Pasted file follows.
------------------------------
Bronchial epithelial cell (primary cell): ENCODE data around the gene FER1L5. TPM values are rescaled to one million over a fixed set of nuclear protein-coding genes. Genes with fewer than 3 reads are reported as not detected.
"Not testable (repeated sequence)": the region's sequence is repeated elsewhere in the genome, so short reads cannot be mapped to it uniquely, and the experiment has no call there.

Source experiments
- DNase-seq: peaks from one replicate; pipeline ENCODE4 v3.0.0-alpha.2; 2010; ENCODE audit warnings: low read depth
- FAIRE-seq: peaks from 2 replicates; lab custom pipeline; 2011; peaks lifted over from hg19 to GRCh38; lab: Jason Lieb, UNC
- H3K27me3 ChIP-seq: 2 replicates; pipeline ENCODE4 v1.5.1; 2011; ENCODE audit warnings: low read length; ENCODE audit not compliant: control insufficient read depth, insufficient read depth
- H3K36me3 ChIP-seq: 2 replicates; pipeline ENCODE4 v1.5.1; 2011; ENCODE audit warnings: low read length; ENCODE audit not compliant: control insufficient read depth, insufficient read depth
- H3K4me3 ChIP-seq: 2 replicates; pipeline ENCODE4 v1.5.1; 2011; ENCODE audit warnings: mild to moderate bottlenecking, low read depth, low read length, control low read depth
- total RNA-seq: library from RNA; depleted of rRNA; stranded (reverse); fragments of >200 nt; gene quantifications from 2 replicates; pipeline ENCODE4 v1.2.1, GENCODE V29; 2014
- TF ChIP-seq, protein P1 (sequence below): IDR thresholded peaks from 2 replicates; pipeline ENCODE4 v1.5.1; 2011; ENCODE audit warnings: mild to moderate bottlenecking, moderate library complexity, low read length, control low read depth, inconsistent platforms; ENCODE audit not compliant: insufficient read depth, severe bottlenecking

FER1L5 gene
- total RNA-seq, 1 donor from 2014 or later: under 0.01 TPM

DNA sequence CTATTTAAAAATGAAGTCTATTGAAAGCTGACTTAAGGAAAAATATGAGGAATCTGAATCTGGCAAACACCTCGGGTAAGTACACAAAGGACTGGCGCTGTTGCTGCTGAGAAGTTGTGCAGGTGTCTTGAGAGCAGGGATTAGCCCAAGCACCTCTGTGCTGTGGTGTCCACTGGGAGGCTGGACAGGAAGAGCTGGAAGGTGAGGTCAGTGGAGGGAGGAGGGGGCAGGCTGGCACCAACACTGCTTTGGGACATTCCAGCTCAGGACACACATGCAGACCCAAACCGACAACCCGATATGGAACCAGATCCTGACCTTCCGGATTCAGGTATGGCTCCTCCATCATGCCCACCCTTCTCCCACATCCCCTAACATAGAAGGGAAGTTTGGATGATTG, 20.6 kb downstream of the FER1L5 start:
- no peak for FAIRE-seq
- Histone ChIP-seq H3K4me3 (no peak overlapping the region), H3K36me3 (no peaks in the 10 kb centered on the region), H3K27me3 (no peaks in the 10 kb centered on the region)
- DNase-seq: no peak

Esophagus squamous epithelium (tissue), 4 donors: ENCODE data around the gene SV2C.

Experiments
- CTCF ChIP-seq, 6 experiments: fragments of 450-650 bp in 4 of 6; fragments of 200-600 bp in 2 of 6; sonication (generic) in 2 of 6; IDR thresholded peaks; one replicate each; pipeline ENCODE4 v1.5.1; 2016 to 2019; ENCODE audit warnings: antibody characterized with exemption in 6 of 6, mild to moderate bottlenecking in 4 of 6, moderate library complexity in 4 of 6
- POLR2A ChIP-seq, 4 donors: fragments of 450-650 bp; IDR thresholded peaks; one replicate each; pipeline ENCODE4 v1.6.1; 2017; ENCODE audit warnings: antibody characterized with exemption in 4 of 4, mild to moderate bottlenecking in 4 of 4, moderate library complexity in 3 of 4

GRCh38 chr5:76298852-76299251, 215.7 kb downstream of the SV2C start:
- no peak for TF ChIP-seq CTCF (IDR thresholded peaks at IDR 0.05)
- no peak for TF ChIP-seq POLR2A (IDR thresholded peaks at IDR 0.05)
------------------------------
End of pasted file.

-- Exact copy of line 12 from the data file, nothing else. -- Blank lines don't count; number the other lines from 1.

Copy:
- total RNA-seq, 1 donor from 2014 or later: under 0.01 TPM